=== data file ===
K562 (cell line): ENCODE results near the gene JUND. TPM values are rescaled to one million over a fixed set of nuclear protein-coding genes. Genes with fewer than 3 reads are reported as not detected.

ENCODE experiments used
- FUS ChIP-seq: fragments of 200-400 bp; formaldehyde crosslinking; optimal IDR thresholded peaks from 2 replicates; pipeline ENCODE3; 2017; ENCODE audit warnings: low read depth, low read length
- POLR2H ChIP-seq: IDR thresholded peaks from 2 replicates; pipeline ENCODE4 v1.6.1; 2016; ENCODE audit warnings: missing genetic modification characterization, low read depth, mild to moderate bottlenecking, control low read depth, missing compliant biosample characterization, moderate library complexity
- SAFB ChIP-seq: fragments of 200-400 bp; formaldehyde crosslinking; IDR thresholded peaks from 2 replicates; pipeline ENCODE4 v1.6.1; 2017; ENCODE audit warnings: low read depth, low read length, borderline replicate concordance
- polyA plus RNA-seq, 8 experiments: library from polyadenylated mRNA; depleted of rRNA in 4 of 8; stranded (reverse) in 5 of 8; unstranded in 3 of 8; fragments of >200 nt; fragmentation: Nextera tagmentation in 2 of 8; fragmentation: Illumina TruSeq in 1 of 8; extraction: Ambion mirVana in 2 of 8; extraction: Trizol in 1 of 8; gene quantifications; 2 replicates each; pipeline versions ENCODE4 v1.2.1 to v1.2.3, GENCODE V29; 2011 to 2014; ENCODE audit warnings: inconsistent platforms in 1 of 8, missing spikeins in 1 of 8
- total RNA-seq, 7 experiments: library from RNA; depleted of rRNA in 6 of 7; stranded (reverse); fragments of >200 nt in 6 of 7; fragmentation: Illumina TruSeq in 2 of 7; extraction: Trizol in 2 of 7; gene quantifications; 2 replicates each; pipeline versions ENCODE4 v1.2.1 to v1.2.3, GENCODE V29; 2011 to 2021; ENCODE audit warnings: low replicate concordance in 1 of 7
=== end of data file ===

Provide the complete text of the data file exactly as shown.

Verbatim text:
K562 (cell line): ENCODE results near the gene JUND. TPM values are rescaled to one million over a fixed set of nuclear protein-coding genes. Genes with fewer than 3 reads are reported as not detected.

ENCODE experiments used
- FUS ChIP-seq: fragments of 200-400 bp; formaldehyde crosslinking; optimal IDR thresholded peaks from 2 replicates; pipeline ENCODE3; 2017; ENCODE audit warnings: low read depth, low read length
- POLR2H ChIP-seq: IDR thresholded peaks from 2 replicates; pipeline ENCODE4 v1.6.1; 2016; ENCODE audit warnings: missing genetic modification characterization, low read depth, mild to moderate bottlenecking, control low read depth, missing compliant biosample characterization, moderate library complexity
- SAFB ChIP-seq: fragments of 200-400 bp; formaldehyde crosslinking; IDR thresholded peaks from 2 replicates; pipeline ENCODE4 v1.6.1; 2017; ENCODE audit warnings: low read depth, low read length, borderline replicate concordance
- polyA plus RNA-seq, 8 experiments: library from polyadenylated mRNA; depleted of rRNA in 4 of 8; stranded (reverse) in 5 of 8; unstranded in 3 of 8; fragments of >200 nt; fragmentation: Nextera tagmentation in 2 of 8; fragmentation: Illumina TruSeq in 1 of 8; extraction: Ambion mirVana in 2 of 8; extraction: Trizol in 1 of 8; gene quantifications; 2 replicates each; pipeline versions ENCODE4 v1.2.1 to v1.2.3, GENCODE V29; 2011 to 2014; ENCODE audit warnings: inconsistent platforms in 1 of 8, missing spikeins in 1 of 8
- total RNA-seq, 7 experiments: library from RNA; depleted of rRNA in 6 of 7; stranded (reverse); fragments of >200 nt in 6 of 7; fragmentation: Illumina TruSeq in 2 of 7; extraction: Trizol in 2 of 7; gene quantifications; 2 replicates each; pipeline versions ENCODE4 v1.2.1 to v1.2.3, GENCODE V29; 2011 to 2021; ENCODE audit warnings: low replicate concordance in 1 of 7